NNAMDIWhat kind of environmental impact are we talking about in terms of emissions? What will these buses save as far as a carbon footprint?
WEEKLEYOh, the impact is huge. When you look at -- first of all let's talk about how well the buses operate. A diesel bus gets roughly six miles to the gallon. An electric bus will get about 17 miles equivalent to the gallon. And then if you look at the emissions avoided, taking a school bus off the road is between five and six vehicles. So you'll have better air quality inside the buses and no question, you will have better air quality outside the buses. And again, this kind of battery technology even further pushes for more renewable energy out there, because it gives us that battery technology that we need -- where we need to store, you know, energy derived from environmental -- or excuse me from renewable sources, because the sun is not always shining and the wind isn't always blowing. So it's a great tool for that.
NNAMDIDan Weekley, how much are schools projected to save cost wise?
WEEKLEYSo if I could back up a little bit, the basic premise of our program is that school districts will not pay anymore for an electric bus than they are currently paying for a diesel bus, which is about $100,000 a vehicle plus the options. And then under the Dominion program we will install all the infrastructure charging and we will own the batteries on the buses. So there's no additional cost to the jurisdictions except for one of the requirements to participate in our program is the school buses must be equipped with three point safety belts. Virginia does not require seatbelts in our buses, but safety is our top priority at Dominion and we've said if you want to participate in our program you have got to be willing to install seatbelts on the new buses moving forward.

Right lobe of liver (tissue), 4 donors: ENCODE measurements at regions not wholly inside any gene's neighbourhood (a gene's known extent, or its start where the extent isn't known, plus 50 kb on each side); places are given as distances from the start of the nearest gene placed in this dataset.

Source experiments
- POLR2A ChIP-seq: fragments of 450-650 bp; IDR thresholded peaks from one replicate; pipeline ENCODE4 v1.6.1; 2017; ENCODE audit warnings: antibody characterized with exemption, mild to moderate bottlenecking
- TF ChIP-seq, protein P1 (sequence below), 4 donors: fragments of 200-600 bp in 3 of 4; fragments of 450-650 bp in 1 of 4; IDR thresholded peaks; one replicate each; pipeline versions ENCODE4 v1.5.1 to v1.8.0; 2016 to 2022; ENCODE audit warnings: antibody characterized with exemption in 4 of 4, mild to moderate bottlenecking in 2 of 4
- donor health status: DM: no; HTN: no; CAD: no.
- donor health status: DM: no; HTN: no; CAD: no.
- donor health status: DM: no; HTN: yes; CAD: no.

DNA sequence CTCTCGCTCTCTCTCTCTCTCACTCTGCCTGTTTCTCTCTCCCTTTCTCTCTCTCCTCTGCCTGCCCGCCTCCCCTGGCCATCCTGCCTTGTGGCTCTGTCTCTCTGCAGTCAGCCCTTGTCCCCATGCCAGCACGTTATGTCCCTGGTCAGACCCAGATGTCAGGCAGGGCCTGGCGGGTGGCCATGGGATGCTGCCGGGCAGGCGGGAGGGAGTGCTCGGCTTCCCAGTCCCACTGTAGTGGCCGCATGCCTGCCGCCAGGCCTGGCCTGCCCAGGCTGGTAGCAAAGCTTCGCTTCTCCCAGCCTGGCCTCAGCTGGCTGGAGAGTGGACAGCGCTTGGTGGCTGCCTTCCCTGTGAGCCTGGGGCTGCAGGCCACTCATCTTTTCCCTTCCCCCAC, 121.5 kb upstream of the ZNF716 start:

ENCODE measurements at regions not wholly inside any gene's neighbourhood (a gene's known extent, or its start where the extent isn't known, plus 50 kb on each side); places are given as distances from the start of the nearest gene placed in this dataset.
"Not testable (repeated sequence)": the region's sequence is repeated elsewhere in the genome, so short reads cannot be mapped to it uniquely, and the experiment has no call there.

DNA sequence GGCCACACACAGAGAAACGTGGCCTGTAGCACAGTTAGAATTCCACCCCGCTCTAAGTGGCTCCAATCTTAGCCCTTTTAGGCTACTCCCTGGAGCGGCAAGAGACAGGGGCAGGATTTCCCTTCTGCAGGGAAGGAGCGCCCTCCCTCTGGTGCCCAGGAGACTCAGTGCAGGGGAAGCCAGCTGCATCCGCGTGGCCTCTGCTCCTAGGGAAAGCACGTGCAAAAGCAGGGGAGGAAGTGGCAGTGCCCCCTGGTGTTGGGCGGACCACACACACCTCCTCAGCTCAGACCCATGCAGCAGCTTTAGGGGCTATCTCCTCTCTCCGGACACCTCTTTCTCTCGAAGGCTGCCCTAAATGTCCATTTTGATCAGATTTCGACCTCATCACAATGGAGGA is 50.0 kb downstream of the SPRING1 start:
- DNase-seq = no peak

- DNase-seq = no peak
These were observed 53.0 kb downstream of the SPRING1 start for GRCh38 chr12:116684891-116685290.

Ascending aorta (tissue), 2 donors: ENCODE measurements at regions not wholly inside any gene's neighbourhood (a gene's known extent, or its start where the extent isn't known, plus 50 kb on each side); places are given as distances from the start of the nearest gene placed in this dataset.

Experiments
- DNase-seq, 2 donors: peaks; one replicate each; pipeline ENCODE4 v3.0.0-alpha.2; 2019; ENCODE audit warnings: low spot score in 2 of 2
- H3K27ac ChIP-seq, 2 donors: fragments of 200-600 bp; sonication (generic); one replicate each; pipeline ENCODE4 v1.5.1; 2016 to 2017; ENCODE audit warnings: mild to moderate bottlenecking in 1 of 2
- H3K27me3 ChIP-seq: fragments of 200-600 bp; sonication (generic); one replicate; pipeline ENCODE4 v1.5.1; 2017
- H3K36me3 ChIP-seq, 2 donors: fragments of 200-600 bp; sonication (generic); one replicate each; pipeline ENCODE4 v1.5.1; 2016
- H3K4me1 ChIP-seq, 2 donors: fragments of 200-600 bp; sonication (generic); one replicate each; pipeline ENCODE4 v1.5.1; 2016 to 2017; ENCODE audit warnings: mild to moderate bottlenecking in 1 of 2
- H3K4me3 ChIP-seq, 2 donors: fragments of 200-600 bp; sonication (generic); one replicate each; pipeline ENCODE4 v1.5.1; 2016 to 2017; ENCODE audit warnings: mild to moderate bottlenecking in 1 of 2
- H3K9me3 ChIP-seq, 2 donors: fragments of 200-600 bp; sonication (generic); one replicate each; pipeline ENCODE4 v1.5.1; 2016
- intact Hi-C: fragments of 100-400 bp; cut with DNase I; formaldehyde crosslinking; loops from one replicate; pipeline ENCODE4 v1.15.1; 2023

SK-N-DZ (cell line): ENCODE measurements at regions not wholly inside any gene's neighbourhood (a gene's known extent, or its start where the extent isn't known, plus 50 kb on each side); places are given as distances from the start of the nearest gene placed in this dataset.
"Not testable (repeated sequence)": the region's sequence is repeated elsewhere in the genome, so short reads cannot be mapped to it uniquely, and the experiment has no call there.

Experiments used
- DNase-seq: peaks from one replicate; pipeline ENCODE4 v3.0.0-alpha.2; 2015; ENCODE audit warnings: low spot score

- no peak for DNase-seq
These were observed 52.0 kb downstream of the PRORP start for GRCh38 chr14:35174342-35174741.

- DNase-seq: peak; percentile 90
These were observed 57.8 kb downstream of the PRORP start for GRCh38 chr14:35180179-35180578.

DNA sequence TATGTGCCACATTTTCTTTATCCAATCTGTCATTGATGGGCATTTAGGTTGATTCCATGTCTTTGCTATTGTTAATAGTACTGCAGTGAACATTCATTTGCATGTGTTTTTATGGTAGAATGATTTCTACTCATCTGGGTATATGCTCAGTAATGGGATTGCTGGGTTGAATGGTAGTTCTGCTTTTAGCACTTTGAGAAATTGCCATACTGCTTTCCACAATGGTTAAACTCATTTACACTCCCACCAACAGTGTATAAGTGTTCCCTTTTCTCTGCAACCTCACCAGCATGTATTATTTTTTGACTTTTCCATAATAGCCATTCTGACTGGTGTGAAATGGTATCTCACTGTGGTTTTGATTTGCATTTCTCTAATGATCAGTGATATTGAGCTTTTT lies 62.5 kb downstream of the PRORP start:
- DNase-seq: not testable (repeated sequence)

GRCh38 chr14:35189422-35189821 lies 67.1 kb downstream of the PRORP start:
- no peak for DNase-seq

WEEKLEYYou don't have to retrofit, you know, the older buses. It's all the new buses. But to your question, school districts can expect to save per month total cost between 6 and $700 per month per bus.
NNAMDIHere now is Charlie McGuire in Fairfax City. Charlie, you're on the air. Go ahead, please.